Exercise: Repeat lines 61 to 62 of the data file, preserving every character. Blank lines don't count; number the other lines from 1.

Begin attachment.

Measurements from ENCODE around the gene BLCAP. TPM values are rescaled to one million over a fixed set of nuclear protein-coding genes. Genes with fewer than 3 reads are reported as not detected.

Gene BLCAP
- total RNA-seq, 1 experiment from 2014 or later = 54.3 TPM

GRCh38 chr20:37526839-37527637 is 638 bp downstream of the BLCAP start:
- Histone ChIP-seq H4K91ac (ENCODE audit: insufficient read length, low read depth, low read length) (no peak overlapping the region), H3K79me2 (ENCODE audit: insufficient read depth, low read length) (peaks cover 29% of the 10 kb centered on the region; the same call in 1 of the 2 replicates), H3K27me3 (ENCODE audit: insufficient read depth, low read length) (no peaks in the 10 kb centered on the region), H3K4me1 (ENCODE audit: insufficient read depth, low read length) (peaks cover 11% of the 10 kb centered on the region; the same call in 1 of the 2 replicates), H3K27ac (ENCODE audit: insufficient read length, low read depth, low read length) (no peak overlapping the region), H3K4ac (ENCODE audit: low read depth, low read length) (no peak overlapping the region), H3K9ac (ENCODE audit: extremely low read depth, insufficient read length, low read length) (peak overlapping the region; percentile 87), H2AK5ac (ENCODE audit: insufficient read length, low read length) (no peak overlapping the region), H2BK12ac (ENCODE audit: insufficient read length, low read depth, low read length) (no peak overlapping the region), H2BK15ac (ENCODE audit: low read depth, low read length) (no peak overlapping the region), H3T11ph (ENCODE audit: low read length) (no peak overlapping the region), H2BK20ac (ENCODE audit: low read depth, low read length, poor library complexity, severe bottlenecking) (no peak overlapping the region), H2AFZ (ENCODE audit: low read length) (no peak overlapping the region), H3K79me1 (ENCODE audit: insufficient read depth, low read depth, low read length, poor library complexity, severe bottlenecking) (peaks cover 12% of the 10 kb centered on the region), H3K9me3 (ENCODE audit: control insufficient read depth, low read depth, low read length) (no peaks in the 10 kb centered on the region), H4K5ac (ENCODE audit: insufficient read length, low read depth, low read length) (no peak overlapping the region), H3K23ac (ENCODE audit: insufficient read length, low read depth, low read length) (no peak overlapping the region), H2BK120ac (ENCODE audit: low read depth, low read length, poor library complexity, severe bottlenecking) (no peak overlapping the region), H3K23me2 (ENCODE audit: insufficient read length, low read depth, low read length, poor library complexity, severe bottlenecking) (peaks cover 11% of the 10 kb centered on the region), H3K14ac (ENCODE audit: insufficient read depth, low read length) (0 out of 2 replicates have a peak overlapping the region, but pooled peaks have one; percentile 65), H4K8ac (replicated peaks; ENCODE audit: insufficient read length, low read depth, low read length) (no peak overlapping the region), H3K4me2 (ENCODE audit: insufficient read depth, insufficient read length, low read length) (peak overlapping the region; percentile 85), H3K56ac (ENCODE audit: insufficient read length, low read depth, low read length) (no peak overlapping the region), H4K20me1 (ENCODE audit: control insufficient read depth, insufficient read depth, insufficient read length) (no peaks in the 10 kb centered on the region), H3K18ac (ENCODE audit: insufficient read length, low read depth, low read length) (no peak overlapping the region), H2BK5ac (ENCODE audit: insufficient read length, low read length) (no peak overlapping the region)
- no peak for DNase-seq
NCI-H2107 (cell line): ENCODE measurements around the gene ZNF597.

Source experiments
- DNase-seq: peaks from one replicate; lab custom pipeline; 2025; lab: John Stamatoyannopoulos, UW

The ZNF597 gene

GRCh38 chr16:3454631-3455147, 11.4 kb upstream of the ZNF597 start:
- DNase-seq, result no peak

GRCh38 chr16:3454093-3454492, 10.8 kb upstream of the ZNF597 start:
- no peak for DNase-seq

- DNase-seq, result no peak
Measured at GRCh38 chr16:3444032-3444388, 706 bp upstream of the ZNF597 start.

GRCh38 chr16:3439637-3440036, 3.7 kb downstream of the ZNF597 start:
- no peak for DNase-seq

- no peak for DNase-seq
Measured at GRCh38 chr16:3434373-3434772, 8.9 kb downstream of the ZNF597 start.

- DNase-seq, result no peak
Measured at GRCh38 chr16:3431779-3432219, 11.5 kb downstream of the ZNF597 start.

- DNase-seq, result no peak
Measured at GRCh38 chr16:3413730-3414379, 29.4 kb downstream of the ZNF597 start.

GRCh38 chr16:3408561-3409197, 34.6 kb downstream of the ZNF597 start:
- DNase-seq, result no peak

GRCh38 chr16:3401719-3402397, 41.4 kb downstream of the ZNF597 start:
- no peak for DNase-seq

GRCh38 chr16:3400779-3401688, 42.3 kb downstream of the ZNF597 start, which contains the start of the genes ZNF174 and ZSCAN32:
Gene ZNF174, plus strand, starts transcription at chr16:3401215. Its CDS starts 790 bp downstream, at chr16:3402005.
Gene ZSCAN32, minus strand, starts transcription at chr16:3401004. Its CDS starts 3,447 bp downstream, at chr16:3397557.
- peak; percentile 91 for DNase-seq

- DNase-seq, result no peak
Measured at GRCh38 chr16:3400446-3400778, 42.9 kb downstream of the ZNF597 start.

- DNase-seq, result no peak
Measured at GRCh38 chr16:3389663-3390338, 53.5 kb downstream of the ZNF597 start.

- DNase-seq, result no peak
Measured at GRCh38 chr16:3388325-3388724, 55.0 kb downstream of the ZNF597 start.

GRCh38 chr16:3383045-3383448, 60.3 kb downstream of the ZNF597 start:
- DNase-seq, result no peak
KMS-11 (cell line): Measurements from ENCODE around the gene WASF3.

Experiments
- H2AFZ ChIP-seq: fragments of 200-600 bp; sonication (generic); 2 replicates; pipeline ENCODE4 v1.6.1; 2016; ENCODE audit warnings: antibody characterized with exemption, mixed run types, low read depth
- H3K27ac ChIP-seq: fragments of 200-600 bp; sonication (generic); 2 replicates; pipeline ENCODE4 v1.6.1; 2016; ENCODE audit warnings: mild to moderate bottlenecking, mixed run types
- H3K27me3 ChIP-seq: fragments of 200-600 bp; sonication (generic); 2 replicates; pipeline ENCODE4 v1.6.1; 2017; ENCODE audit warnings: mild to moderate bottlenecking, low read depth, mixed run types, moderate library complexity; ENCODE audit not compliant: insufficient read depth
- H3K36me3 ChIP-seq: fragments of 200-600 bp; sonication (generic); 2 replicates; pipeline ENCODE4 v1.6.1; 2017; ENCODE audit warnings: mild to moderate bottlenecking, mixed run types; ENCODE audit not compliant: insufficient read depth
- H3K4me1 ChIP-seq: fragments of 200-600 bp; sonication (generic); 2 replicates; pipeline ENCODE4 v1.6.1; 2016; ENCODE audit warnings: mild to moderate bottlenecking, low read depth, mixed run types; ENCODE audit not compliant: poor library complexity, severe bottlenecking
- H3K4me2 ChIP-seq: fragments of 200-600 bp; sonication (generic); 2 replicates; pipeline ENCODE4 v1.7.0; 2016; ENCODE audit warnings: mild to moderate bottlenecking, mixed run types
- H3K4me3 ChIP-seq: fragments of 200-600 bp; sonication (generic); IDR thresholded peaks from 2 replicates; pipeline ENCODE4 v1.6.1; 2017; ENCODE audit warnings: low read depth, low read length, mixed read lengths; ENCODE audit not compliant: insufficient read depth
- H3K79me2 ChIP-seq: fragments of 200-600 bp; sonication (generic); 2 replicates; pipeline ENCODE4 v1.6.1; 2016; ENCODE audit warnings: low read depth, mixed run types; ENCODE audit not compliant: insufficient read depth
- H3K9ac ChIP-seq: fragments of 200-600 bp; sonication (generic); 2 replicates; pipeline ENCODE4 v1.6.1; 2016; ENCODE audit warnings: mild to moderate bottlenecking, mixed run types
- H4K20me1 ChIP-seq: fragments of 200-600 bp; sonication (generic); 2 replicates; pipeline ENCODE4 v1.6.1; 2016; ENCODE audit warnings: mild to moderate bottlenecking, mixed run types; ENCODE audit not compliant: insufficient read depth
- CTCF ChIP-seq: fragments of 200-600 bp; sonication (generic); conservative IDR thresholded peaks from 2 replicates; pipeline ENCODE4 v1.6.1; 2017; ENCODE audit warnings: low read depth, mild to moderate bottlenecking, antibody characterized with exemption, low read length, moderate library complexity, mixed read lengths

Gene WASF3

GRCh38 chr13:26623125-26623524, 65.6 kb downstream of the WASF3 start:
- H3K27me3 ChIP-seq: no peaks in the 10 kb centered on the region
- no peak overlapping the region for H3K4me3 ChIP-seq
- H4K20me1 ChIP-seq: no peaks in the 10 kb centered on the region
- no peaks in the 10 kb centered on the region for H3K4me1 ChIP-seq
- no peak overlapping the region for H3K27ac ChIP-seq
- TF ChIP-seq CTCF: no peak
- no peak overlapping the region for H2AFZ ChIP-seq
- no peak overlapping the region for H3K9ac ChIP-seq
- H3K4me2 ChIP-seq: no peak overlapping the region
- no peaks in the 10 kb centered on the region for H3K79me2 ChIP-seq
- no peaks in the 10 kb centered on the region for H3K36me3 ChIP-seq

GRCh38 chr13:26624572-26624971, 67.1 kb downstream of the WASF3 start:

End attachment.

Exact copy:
- TF ChIP-seq CTCF: no peak
- no peak overlapping the region for H2AFZ ChIP-seq